Board responds to lawsuit threat regarding service to Coopers Beach Road

By Beth A. Birmingham | Jan 08, 2019
Photo by: Beth A. Birmingham Selectboard Chairman Tom Von Malder makes a statement at the beginning of the meeting Jan. 7.

Owls Head — The Owls Head Board of Selectmen is dealing with the threat of legal action by residents who, it feels, have been causing problems since losing a lawsuit appeal in the Maine Supreme Judicial Court in January 2016.

Board Chairman Tom Von Malder responded to a letter received from Camden Law attorney Christopher MacLean, representing Lewis and Darlene Edwards of 70 Coopers Beach Road, which stated, in part, "we will bring a lawsuit against the Town of Owls Head ... and against any other individuals whom the law allows to hold personally responsible ... in the event of a property loss -- or God forbid injury or death."

"Property or a building or life is more important than some posts," Von Malder said in his response at the beginning of the Jan. 7 selectmen's meeting.

He was referring to several wooden barriers the Edwardses have placed at the edge of their property that appear to limit the space for vehicles to turn around at the end of the road without having damage caused to them.

Von Malder said the posts have been the subject of legal threats from the Edwardses against the town's plowing agent, a worker hired by a neighbor, and against the fire department.

"This board and the town, as you've learned in the past, will not be intimidated or bullied by your legal threats," Von Malder said.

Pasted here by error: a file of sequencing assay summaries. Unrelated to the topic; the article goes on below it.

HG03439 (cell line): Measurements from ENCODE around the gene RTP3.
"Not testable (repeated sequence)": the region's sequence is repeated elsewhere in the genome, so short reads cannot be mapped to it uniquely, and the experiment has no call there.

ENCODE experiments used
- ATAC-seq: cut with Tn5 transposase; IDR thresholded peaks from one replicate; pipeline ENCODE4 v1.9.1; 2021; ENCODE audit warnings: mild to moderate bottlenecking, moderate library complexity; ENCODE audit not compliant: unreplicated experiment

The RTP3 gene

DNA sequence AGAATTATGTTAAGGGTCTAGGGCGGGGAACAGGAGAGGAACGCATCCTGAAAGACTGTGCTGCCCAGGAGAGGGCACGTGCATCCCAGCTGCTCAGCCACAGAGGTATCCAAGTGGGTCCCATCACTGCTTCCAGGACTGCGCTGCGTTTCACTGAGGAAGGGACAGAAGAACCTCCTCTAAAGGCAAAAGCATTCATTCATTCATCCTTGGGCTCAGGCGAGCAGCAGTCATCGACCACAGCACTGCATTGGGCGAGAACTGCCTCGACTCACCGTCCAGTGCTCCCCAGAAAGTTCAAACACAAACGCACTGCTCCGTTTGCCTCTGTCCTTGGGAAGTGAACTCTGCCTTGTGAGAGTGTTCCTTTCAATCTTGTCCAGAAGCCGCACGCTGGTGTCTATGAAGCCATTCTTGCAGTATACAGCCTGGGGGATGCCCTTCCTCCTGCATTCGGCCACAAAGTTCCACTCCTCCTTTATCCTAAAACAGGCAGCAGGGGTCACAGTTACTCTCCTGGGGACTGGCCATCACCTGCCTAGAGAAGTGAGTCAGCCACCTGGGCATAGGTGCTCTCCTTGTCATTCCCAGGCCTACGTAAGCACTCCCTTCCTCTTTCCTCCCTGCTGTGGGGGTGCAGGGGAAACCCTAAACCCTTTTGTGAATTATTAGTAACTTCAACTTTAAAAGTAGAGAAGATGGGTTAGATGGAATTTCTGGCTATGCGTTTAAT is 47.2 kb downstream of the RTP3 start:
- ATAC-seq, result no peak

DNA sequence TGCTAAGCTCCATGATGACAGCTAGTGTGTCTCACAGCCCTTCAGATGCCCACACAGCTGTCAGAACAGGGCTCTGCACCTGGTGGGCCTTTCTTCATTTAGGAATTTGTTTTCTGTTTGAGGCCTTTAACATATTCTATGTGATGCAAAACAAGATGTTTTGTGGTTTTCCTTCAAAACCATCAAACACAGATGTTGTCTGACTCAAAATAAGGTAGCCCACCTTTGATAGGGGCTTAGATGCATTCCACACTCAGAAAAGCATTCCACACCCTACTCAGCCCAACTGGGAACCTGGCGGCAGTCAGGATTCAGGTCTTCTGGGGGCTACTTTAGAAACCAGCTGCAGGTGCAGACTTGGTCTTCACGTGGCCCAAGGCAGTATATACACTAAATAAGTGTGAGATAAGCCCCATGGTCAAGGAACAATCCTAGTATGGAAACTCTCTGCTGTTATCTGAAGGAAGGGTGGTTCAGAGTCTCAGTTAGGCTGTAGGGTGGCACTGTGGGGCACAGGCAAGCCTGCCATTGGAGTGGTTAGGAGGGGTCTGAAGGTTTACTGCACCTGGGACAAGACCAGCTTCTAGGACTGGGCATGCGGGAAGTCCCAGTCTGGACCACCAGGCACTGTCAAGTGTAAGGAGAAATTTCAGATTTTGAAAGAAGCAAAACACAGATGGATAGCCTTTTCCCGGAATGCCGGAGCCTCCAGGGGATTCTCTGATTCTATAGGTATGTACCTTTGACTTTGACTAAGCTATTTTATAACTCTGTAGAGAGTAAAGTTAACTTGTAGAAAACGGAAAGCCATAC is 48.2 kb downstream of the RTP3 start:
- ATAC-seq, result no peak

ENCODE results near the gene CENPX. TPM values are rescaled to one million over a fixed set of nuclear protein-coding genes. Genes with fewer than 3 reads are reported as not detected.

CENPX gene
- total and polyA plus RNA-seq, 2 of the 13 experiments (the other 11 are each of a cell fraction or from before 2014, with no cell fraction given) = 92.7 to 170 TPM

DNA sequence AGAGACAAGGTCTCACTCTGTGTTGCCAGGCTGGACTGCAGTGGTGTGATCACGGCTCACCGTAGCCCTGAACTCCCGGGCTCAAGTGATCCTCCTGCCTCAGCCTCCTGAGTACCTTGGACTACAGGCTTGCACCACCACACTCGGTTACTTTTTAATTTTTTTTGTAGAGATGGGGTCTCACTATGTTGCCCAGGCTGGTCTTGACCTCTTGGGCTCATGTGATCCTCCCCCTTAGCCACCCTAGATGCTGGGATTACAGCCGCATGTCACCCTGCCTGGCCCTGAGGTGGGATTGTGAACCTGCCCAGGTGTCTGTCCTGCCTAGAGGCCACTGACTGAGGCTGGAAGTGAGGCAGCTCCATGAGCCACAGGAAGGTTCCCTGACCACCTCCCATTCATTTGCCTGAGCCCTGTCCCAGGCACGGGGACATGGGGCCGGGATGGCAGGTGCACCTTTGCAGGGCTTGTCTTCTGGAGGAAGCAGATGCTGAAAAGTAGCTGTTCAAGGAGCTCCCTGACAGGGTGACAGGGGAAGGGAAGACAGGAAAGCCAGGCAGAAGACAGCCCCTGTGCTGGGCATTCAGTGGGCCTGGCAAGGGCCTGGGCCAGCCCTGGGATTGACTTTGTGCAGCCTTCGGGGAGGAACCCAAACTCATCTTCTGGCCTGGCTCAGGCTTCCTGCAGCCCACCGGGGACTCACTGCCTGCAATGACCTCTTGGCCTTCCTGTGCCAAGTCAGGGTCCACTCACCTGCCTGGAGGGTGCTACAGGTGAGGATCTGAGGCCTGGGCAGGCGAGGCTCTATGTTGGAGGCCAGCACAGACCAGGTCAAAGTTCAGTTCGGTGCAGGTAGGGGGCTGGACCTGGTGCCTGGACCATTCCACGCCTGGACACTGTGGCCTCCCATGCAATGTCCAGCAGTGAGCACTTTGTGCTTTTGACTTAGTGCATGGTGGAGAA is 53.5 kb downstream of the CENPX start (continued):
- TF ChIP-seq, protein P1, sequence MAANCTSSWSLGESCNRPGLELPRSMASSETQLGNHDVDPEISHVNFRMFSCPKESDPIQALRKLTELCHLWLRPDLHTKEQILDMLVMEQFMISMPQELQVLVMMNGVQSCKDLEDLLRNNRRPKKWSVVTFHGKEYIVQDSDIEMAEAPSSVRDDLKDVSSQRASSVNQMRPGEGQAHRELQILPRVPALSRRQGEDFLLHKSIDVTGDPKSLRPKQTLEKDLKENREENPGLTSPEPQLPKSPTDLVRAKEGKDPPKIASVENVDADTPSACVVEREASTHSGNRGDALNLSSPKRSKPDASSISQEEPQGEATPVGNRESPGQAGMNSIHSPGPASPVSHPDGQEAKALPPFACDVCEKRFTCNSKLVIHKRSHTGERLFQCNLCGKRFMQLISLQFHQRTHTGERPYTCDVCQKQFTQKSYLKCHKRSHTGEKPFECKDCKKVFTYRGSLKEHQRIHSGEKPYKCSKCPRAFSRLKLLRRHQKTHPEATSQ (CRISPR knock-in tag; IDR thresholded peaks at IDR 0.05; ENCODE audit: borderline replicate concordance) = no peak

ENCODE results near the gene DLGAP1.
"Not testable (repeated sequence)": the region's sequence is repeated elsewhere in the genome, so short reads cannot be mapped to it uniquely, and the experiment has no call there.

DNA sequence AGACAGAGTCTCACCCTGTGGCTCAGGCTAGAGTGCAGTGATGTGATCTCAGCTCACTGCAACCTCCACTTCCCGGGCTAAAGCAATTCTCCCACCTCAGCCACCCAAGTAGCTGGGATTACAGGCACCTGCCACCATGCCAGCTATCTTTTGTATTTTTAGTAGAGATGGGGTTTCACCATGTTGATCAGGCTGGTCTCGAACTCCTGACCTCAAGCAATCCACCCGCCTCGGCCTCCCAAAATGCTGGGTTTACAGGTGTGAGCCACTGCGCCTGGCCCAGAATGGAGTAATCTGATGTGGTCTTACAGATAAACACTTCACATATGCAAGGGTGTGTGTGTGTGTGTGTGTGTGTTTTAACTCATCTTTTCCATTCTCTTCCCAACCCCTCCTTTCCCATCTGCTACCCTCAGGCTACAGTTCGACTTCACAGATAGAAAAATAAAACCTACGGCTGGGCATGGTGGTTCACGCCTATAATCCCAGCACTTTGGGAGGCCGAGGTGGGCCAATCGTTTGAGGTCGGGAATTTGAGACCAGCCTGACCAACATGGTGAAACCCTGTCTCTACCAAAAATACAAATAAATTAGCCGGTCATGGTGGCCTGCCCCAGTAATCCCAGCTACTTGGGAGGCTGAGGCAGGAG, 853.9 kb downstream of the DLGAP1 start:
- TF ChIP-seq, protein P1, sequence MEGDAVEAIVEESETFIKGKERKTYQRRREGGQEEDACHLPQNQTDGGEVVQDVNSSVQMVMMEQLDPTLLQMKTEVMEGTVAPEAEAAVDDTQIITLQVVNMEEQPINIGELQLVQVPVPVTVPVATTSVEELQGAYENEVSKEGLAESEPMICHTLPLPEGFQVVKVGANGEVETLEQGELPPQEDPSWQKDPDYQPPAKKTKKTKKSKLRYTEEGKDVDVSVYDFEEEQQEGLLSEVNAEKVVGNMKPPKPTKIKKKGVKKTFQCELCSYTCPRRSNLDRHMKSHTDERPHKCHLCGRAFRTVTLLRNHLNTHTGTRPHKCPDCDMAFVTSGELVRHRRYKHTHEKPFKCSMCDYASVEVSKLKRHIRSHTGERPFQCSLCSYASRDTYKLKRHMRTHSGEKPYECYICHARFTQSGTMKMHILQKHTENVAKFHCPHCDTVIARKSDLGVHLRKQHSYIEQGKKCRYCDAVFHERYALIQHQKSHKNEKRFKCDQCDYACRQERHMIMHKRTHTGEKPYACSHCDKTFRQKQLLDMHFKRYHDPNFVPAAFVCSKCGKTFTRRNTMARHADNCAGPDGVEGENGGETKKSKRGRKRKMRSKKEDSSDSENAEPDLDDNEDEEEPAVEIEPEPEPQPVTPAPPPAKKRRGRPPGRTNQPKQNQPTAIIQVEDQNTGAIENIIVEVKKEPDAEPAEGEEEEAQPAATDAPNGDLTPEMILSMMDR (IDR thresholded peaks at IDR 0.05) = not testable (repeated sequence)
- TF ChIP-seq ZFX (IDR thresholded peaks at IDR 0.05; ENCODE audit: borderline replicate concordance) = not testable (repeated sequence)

MacLean's correspondence was in response to several letters and verbal communications made by Fire Chief Frank Ross.

Some of those communications include inflammatory and threatening statements, and indicate no emergency services will be provided to the residents of Coopers Beach Road, according to MacLean.

"People can put anything they want on their own property," the attorney said, adding that he has had no legal explanation from the town or its attorney as to what makes the posts in question illegal.

MacLean said there has been no response from attorney William Dale regarding a letter he sent to the Edwardses' attorney at Bernstein Shur asking them to "stop interfering with and/or attempting to intimidate town officials and their agents regarding winter maintenance on Coopers Beach Road."

MacLean further stated that he feels there is a personal dispute on the fire chief's part, which is illegal and unlawful, and will pursue legal action if the law is not followed.

MacLean said he has inspected and measured the posts in question, and said there is no difficulty maneuvering any vehicle around that area. "There's plenty of room," he said.

"I am not going to have the threat of a lawsuit held over the heads of our firefighters ... these are only volunteers who want to help their neighbors," Ross states in one of his letters.

He said the Edwardses have a court order against them to stop these types of actions and were ordered to remove the posts, and requested the selectmen ask Dale to seek action and assist in getting the road back to a point where someone will plow and sand it for fire protection purposes.

His final thought to selectmen was "We call the Edwardses' hand by taking a fire engine down the road and cleaning out the illegal posts to see what they do then."

Selectman Gordon Page affirmed the selectmen did not instruct the fire chief to send any such correspondence to anyone and have not instructed the fire department not to respond to any emergency that may arise on Coopers Beach Road.

The road has been plowed by the town's agent since 1974.